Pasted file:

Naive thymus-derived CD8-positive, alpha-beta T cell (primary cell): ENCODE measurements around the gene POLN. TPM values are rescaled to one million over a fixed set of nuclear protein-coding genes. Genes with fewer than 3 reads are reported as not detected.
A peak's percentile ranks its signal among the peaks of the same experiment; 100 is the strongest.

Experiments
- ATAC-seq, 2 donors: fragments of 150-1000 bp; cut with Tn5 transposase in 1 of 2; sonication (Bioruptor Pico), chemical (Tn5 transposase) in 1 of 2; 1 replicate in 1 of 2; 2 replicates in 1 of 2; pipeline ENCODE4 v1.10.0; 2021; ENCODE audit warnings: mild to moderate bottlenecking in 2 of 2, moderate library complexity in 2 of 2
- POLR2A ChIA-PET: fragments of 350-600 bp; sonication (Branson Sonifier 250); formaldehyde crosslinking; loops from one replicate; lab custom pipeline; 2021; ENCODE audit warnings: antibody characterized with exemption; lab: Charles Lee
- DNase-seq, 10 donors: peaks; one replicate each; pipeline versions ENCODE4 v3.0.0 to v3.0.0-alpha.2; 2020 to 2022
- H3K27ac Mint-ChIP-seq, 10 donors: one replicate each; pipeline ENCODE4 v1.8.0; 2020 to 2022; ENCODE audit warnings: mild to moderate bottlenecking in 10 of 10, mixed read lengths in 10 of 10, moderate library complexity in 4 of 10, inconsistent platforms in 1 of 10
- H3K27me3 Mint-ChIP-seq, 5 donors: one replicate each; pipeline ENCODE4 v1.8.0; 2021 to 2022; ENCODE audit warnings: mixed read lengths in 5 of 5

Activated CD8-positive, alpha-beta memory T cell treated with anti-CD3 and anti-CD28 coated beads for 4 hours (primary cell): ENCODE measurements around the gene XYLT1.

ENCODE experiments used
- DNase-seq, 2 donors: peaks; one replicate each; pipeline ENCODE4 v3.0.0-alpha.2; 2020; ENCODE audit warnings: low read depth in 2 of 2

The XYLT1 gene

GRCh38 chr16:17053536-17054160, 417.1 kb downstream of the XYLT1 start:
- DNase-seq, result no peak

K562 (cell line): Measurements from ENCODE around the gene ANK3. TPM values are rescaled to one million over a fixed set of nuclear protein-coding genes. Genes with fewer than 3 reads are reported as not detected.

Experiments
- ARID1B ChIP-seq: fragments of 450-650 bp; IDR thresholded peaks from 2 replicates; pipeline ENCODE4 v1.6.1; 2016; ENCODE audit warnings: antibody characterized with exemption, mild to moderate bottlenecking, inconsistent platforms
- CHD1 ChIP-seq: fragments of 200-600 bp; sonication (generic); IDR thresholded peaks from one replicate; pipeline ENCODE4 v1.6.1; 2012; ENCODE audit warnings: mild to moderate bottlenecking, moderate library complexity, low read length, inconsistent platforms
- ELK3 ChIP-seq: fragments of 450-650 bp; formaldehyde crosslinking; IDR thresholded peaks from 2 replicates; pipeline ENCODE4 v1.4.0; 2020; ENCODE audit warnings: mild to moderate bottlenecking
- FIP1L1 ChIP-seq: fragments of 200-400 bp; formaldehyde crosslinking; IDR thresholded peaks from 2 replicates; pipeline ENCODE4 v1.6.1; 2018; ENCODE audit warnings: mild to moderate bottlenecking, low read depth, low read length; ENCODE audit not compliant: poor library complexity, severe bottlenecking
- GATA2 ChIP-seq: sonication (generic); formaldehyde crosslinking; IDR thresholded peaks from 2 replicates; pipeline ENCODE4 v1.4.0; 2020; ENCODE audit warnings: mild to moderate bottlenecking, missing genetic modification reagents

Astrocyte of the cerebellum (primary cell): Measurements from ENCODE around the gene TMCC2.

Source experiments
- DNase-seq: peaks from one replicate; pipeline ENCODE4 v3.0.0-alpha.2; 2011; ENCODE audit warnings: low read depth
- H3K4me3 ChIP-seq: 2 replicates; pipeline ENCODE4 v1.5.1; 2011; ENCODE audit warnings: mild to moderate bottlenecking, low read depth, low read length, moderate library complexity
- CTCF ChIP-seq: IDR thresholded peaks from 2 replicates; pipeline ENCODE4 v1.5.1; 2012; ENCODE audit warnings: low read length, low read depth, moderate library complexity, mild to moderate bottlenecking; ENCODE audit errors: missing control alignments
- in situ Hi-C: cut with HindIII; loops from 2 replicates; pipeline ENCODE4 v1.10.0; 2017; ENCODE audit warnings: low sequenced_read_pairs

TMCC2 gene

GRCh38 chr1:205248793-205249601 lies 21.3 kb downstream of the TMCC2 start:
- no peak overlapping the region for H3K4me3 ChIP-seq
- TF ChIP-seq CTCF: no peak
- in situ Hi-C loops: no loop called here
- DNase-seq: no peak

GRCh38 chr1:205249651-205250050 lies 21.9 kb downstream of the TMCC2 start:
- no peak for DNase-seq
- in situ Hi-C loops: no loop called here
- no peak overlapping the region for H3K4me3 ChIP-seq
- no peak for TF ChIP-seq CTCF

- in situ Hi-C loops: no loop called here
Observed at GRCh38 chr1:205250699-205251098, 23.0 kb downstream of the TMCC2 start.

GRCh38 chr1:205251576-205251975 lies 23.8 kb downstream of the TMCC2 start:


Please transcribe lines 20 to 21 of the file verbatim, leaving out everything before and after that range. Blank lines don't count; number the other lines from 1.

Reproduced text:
- FIP1L1 ChIP-seq: fragments of 200-400 bp; formaldehyde crosslinking; IDR thresholded peaks from 2 replicates; pipeline ENCODE4 v1.6.1; 2018; ENCODE audit warnings: mild to moderate bottlenecking, low read depth, low read length; ENCODE audit not compliant: poor library complexity, severe bottlenecking
- GATA2 ChIP-seq: sonication (generic); formaldehyde crosslinking; IDR thresholded peaks from 2 replicates; pipeline ENCODE4 v1.4.0; 2020; ENCODE audit warnings: mild to moderate bottlenecking, missing genetic modification reagents